Many machine-vision systems for use in the food industry operate on grayscale images, but others require the use of color image analysis. This was the task faced by engineers at Orus Integration, a company tasked with developing a blueberry sorting system capable of processing 30,000 lb of fruit per hour. Interestingly, rather than use linescan cameras, Orus opted for five color Marlin 1394 cameras from Allied Vision Technologies (AVT) interfaced to three PCs fitted with three Meteor-II/1394 adapter cards from Matrox Imaging. The vision system captures images as blueberries are thrown from the end of a vibrating conveyor at a rate of 600 ft/min.
To identify the berries, a blob analysis module in the Matrox Imaging Library (MIL) software analyzes each blob according to its average hue, average red intensity, size, and roundness. Based on these measurements, ice chunks, twigs, or insects can be rejected. Unripe, overripe, or other types of fruit such as cranberries are also detected based on their color values or size.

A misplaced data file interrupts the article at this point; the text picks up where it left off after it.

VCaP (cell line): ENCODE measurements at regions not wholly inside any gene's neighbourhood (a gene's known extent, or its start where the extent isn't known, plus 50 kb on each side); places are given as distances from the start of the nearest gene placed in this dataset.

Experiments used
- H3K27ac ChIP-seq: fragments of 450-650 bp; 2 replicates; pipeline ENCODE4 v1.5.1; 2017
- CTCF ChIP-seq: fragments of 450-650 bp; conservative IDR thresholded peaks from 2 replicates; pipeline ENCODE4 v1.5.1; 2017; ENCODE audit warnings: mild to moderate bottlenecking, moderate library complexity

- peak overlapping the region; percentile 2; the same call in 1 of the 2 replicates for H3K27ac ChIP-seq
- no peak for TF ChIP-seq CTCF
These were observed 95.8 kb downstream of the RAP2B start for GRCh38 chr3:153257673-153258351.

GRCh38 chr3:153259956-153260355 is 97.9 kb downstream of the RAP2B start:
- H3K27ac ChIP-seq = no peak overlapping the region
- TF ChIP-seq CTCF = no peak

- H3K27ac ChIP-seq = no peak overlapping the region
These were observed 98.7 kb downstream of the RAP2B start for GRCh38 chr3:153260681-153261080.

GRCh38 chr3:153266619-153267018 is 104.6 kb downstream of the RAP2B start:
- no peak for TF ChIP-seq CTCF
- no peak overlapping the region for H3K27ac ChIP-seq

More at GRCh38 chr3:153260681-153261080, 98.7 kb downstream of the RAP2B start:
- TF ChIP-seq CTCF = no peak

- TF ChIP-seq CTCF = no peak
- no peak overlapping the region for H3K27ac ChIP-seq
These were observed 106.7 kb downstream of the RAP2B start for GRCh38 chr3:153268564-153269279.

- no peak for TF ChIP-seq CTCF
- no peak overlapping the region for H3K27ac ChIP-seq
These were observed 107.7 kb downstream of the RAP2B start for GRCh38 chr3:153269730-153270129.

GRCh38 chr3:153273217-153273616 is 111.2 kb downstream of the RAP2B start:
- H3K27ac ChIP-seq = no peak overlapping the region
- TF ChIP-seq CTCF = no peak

The emergence of low-cost, 3-D structured light inspection systems has led software vendors to incorporate 3-D image analysis tools into their offerings. Tordivel has used its Scorpion Vision Software to develop a combined 2-D and 3-D based image-processing system. The 3-D part is based on a structured light system that measures thickness profile (see Fig. 1). The 2-D part measures minimum and maximum diameter with 0.1-mm resolution and checks the perimeter for edge defects. Intended to reduce wasted product and improve quality, the system is capable of inspecting 7200 pizzas/hr as they travel along a conveyor at 0.5–1.0 m/sec. The system handles different sizes through a flexible recipe feature. After captured image data are processed, computed 3-D image data are used to measure the height of the products in different regions of the surface. Should a pizza not meet certain criteria such as height, width, or shape it can be diverted from the production line. The same system has also been deployed to count and sort a flow of 40,000 tortillas/hr.